A primary aim of this website is to understand what is, and what is not a complex system, so we can better apply our understanding of complexity across research domains. Accordingly, it is important to clarify what we do and don't mean by a 'complex' or intertwined system vs a 'complicated' system. Complicated systems are subject to an entirely different set of dynamics which, while interesting, are wholly unrelated to the causally intertwined systems we wish to speak about.
Consider an aircraft. It is a complicated system made of many sophisticated components that come together in very specific ways in order for the aircraft to fly. We can say that the aircraft is made of many individual parts, that these parts interact and sometimes exchange energy or signals. Together, these individual components are structured so as to form an 'emergent' aircraft that is 'complex'. This description of an aircraft is accurate and it employs terminology often used in Complexity theory.Now consider a sand dune. It is composed of many individual grains of sand that come together, steered by wind currents and by global dynamics involving the sand particles interacting both with the wind and one another. Together, the grains of sand gradually form an 'emergent' dune that has an integrated form, articulated by ripple patterns that are emergent and 'complex'.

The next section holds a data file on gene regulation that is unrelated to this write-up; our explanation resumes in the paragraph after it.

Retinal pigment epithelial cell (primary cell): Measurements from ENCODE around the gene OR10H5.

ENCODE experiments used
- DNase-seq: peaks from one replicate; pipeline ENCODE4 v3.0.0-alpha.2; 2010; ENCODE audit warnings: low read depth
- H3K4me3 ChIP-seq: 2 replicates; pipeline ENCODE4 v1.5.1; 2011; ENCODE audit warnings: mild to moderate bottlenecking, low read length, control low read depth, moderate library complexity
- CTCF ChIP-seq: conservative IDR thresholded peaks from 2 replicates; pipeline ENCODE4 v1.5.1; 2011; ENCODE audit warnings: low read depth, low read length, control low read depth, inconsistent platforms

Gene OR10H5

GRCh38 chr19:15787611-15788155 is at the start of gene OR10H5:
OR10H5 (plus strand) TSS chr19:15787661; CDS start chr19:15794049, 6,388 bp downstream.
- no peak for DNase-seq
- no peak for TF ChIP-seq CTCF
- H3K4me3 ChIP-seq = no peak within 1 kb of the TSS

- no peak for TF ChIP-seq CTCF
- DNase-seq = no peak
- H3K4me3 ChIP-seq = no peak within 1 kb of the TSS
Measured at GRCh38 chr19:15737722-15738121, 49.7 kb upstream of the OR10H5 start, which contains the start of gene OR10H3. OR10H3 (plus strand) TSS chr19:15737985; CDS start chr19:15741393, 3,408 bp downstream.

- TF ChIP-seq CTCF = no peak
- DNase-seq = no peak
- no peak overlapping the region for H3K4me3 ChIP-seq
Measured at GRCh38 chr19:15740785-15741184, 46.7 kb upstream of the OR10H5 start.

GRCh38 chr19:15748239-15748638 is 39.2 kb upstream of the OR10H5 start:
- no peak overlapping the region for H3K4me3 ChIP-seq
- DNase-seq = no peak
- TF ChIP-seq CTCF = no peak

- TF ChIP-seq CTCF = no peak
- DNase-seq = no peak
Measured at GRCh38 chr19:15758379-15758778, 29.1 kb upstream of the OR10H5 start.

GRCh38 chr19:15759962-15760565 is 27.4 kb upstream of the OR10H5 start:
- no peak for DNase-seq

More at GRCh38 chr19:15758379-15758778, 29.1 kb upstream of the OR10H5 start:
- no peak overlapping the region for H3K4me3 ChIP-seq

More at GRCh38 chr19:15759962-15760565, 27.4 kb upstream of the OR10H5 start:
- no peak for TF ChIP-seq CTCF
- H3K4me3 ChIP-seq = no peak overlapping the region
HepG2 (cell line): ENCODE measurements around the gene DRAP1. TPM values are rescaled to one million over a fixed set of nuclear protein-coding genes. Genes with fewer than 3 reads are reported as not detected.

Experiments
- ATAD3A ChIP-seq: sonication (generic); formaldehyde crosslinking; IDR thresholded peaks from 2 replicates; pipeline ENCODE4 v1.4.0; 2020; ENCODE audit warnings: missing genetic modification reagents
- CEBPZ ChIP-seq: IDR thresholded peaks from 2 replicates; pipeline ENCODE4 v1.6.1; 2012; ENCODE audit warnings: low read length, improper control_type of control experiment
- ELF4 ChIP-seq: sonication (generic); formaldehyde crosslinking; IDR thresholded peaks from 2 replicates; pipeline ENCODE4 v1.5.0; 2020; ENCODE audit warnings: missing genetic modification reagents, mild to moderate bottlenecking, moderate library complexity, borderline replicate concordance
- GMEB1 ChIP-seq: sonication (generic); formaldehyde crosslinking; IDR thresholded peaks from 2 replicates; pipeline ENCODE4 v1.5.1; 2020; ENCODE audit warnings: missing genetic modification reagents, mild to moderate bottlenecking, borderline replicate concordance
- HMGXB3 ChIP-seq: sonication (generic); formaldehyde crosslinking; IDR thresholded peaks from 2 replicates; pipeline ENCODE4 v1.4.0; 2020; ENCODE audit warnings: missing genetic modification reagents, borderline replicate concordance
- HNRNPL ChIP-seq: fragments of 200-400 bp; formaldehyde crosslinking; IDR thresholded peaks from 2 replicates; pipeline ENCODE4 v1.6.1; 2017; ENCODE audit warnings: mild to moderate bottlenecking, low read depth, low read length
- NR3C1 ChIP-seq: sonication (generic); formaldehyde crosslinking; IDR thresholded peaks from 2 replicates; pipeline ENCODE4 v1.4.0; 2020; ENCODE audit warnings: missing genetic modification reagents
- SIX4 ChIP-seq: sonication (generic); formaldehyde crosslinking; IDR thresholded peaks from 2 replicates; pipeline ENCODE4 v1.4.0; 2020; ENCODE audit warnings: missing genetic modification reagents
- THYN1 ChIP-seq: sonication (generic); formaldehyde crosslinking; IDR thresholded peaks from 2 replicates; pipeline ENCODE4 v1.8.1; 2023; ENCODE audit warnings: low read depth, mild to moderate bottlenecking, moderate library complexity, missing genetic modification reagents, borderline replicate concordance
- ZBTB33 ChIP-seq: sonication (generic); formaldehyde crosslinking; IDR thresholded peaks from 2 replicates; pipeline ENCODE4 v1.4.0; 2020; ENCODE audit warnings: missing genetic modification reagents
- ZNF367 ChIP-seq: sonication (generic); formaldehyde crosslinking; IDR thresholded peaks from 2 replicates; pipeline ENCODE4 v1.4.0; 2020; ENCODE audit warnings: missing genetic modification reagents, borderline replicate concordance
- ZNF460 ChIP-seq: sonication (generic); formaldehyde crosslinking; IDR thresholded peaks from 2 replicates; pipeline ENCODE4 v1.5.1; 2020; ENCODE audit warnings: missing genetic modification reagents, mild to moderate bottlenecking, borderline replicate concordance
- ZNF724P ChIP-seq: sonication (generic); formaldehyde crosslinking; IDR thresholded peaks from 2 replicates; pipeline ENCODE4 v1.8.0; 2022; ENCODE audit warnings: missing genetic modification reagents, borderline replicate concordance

If we were to put an aircraft next to a sand dune and ask what is the more 'complex' system, an intuitive response might be that the aircraft - with all its complicated machinery - is the more complex of the two.
But an aircraft is not a complex system whereas a sand dune - simple as seems - is.